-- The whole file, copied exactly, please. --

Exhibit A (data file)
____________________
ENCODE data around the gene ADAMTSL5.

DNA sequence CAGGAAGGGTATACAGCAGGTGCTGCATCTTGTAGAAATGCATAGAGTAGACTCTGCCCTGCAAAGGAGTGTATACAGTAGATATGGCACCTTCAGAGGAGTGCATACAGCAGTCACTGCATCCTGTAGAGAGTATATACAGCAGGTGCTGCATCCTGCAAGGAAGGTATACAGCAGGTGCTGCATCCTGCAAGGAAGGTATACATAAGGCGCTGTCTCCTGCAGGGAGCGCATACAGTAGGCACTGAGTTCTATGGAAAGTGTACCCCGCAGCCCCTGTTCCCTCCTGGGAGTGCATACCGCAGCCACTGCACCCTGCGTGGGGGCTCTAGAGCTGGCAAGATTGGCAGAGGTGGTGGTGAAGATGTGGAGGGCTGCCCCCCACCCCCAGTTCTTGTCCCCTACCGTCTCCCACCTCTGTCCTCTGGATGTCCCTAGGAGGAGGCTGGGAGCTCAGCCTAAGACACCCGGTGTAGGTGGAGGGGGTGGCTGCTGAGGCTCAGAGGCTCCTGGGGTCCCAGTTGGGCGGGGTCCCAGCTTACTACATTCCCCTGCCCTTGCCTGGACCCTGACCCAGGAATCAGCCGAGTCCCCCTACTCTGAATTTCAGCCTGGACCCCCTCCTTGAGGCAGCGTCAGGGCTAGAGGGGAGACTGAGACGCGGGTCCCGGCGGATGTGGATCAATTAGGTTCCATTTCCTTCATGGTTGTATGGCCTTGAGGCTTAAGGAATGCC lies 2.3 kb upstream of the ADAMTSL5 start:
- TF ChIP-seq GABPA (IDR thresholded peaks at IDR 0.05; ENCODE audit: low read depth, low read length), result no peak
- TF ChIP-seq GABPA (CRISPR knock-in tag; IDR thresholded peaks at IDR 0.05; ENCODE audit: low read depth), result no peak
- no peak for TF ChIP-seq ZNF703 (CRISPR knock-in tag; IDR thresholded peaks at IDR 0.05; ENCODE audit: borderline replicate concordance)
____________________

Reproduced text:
ENCODE data around the gene ADAMTSL5.

DNA sequence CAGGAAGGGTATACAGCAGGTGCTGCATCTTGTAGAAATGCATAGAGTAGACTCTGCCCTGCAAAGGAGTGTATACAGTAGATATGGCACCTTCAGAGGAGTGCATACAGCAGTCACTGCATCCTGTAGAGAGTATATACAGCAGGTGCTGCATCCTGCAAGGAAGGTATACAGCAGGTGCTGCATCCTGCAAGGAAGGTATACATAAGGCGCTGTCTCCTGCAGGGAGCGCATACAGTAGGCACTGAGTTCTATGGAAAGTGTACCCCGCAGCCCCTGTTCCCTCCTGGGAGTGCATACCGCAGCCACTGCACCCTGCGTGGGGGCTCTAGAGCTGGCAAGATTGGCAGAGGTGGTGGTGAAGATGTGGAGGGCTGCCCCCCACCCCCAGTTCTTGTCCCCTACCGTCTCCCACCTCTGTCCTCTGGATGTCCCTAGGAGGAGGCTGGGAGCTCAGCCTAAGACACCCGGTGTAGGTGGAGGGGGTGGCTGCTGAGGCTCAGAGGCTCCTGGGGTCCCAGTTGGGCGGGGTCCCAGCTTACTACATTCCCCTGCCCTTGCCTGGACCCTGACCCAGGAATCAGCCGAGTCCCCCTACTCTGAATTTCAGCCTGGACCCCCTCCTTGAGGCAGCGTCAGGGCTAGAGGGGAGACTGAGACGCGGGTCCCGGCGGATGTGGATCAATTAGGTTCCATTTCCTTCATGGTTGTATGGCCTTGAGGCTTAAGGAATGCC lies 2.3 kb upstream of the ADAMTSL5 start:
- TF ChIP-seq GABPA (IDR thresholded peaks at IDR 0.05; ENCODE audit: low read depth, low read length), result no peak
- TF ChIP-seq GABPA (CRISPR knock-in tag; IDR thresholded peaks at IDR 0.05; ENCODE audit: low read depth), result no peak
- no peak for TF ChIP-seq ZNF703 (CRISPR knock-in tag; IDR thresholded peaks at IDR 0.05; ENCODE audit: borderline replicate concordance)